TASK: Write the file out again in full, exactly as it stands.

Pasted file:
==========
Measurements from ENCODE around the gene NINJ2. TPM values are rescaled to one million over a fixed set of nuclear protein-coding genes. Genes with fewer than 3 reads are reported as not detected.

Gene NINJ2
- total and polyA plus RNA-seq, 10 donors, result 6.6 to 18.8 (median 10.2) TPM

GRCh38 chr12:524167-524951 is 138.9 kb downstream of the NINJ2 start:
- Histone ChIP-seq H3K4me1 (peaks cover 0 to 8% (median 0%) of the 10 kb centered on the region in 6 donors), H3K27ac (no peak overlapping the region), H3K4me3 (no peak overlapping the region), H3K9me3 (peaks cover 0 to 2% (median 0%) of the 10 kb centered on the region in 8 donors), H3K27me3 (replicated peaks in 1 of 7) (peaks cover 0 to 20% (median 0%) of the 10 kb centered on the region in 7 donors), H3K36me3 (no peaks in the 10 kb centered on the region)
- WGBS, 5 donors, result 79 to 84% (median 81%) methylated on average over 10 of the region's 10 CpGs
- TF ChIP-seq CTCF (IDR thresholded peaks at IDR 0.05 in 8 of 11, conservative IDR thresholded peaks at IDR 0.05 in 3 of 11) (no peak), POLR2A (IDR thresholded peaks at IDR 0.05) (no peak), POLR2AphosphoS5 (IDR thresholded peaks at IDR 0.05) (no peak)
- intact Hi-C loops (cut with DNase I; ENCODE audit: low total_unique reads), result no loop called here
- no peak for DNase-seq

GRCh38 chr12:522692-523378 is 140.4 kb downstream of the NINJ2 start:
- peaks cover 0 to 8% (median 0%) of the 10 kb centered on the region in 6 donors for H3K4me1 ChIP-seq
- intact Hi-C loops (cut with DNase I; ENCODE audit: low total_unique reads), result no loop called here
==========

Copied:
Measurements from ENCODE around the gene NINJ2. TPM values are rescaled to one million over a fixed set of nuclear protein-coding genes. Genes with fewer than 3 reads are reported as not detected.

Gene NINJ2
- total and polyA plus RNA-seq, 10 donors, result 6.6 to 18.8 (median 10.2) TPM

GRCh38 chr12:524167-524951 is 138.9 kb downstream of the NINJ2 start:
- Histone ChIP-seq H3K4me1 (peaks cover 0 to 8% (median 0%) of the 10 kb centered on the region in 6 donors), H3K27ac (no peak overlapping the region), H3K4me3 (no peak overlapping the region), H3K9me3 (peaks cover 0 to 2% (median 0%) of the 10 kb centered on the region in 8 donors), H3K27me3 (replicated peaks in 1 of 7) (peaks cover 0 to 20% (median 0%) of the 10 kb centered on the region in 7 donors), H3K36me3 (no peaks in the 10 kb centered on the region)
- WGBS, 5 donors, result 79 to 84% (median 81%) methylated on average over 10 of the region's 10 CpGs
- TF ChIP-seq CTCF (IDR thresholded peaks at IDR 0.05 in 8 of 11, conservative IDR thresholded peaks at IDR 0.05 in 3 of 11) (no peak), POLR2A (IDR thresholded peaks at IDR 0.05) (no peak), POLR2AphosphoS5 (IDR thresholded peaks at IDR 0.05) (no peak)
- intact Hi-C loops (cut with DNase I; ENCODE audit: low total_unique reads), result no loop called here
- no peak for DNase-seq

GRCh38 chr12:522692-523378 is 140.4 kb downstream of the NINJ2 start:
- peaks cover 0 to 8% (median 0%) of the 10 kb centered on the region in 6 donors for H3K4me1 ChIP-seq
- intact Hi-C loops (cut with DNase I; ENCODE audit: low total_unique reads), result no loop called here